Speech coach helps locals ‘paahk’ their accents

Printed from: https://newbostonpost.com/2015/12/21/speech-coach-helps-locals-paahk-their-accents/

BOSTON – This city so full of history, culture, distinctive neighborhoods, champion sports teams and nationally ranked universities, breeds what is quite possibly one of the most notable regional accents in the nation, one that can be regarded as either a trademark or a curse, depending on perspective.

The speech inflections known as a Boston accent – most prominently the dropped Rs – can be picked up through meticulous training, often by actors for roles in films set in the city or the region, like “Gone Girl,” “Goodwill Hunting” and “Black Mass.” More often, training helps people erase the traces of their regional roots.

Truth be told, those locals whose speech is thick with Southie flavor can often find themselves the butt of jokes in other parts of the country. What Hub native hasn’t been asked to say: ‘Park the car in Harvard Yard’ at least once when visiting Manhattan or Los Angeles, for instance?

The accent, which has spread far in New England, from Maine and New Hampshire to Rhode Island, can be a revered piece of regional identity or the subject of none-too-sympathetic segments from the likes of national television’s “The Daily Show “ or “The Today Show.” So it may come as scant surprise that some area natives have dropped some serious dollars to drop their Boston accents, faster than they drop their Rs in any given conversation.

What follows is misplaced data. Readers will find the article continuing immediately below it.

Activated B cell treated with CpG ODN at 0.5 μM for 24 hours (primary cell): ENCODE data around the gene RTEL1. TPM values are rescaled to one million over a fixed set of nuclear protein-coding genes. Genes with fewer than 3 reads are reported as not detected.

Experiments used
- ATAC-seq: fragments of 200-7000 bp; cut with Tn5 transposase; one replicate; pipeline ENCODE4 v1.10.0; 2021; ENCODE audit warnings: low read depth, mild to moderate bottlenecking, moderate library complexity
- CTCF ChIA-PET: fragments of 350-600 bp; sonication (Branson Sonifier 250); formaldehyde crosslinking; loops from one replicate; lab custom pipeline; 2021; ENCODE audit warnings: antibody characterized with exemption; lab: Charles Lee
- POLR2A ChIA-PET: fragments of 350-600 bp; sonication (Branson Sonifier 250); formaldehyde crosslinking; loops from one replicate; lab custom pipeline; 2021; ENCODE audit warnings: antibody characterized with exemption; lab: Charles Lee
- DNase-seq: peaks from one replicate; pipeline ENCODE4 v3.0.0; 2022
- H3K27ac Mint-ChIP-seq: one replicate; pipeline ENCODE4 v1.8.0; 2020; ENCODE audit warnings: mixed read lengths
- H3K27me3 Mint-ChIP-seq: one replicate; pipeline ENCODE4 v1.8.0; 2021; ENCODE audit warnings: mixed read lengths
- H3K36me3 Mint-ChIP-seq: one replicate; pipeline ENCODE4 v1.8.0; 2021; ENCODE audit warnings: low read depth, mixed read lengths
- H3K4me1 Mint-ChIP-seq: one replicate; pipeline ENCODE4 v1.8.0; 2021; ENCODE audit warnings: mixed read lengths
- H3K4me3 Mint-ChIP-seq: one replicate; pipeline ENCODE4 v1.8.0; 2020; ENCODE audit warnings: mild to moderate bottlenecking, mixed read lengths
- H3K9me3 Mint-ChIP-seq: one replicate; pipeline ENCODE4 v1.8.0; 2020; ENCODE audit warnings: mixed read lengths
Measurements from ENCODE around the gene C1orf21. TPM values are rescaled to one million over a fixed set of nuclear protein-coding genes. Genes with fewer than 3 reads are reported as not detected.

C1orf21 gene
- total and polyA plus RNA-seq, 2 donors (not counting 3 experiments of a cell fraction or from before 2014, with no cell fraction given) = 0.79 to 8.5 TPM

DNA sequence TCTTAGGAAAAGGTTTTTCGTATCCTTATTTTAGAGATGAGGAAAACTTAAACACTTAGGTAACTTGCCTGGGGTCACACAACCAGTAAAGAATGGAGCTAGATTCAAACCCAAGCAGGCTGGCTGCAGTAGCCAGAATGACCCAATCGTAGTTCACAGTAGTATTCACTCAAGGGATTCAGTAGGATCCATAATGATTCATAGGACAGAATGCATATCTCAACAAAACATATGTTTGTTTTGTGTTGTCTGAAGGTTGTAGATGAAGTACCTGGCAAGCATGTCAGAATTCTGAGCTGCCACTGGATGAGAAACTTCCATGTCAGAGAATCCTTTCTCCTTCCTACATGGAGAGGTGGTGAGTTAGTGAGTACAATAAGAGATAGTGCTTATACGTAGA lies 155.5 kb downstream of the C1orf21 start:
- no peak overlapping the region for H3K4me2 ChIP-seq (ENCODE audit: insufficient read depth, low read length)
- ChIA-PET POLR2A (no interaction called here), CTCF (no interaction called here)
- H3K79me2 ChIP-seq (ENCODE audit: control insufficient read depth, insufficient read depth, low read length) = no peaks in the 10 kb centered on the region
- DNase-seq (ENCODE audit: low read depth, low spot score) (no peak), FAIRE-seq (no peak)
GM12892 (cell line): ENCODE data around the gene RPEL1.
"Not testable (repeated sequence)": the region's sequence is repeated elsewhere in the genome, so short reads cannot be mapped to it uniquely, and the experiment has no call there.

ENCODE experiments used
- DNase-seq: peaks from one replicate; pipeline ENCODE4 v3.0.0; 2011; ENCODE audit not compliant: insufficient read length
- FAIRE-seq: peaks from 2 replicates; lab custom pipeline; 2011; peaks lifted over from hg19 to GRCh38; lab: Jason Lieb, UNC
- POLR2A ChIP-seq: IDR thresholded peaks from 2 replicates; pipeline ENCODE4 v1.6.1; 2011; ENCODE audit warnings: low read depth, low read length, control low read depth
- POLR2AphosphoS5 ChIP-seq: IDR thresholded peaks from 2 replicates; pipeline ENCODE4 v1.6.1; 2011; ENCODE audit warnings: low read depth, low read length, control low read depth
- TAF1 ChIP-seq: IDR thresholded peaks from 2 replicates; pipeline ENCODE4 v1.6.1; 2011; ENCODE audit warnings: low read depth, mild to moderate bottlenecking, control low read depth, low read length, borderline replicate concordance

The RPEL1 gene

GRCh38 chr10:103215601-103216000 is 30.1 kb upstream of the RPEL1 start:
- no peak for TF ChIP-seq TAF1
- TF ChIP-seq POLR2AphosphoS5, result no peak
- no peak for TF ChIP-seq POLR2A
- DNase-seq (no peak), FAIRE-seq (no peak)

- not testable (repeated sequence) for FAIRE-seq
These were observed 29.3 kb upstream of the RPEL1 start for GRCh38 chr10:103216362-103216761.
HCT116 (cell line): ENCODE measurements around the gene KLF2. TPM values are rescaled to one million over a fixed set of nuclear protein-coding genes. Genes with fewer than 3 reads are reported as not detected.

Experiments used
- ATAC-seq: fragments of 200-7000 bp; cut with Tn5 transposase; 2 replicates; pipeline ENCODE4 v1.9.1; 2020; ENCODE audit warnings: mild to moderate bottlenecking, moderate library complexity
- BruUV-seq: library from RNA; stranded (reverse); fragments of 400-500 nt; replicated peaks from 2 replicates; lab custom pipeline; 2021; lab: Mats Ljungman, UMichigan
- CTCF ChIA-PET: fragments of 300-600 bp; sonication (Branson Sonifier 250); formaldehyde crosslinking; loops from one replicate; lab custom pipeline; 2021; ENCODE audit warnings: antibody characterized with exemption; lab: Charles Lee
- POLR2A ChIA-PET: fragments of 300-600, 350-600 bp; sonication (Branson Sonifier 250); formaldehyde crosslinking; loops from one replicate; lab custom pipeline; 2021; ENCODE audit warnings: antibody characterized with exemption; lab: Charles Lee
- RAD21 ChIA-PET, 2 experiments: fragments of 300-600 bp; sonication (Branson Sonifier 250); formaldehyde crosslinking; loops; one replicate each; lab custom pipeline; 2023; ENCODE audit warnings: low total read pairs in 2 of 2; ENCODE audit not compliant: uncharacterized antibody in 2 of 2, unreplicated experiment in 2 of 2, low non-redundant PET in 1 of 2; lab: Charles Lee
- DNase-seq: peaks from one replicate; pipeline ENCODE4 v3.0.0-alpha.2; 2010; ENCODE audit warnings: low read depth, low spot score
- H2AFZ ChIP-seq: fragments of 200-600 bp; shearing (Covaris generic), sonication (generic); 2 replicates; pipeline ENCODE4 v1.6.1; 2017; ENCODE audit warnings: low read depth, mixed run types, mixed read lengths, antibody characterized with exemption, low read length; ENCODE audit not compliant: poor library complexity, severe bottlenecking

For one local speaking coach, it provides a steady source of clients. Marjorie Whittaker, a speech pathologist and founder of The Whittaker Group in Brookline who has many specialties in the art of communication, helps people learn how to “switch off” regional accents.

“There is nothing wrong with a Boston accent or any accent,” she said in a recent interview “We’re all from somewhere. But the problem is, there tends to be some stereotypic reactions to it that people often have that you can’t control.”

“Most clients who do a lot of public speaking or are seeking high-level business positions deal with people who may question their credibility due to their accent, which can develop a bit of a confidence problem,” Whittaker said.

People who aren’t from the U.S. Northeast may associate a Boston accent with a lack of intelligence or education, she said. Popular media can fuel such stereotypes, she added.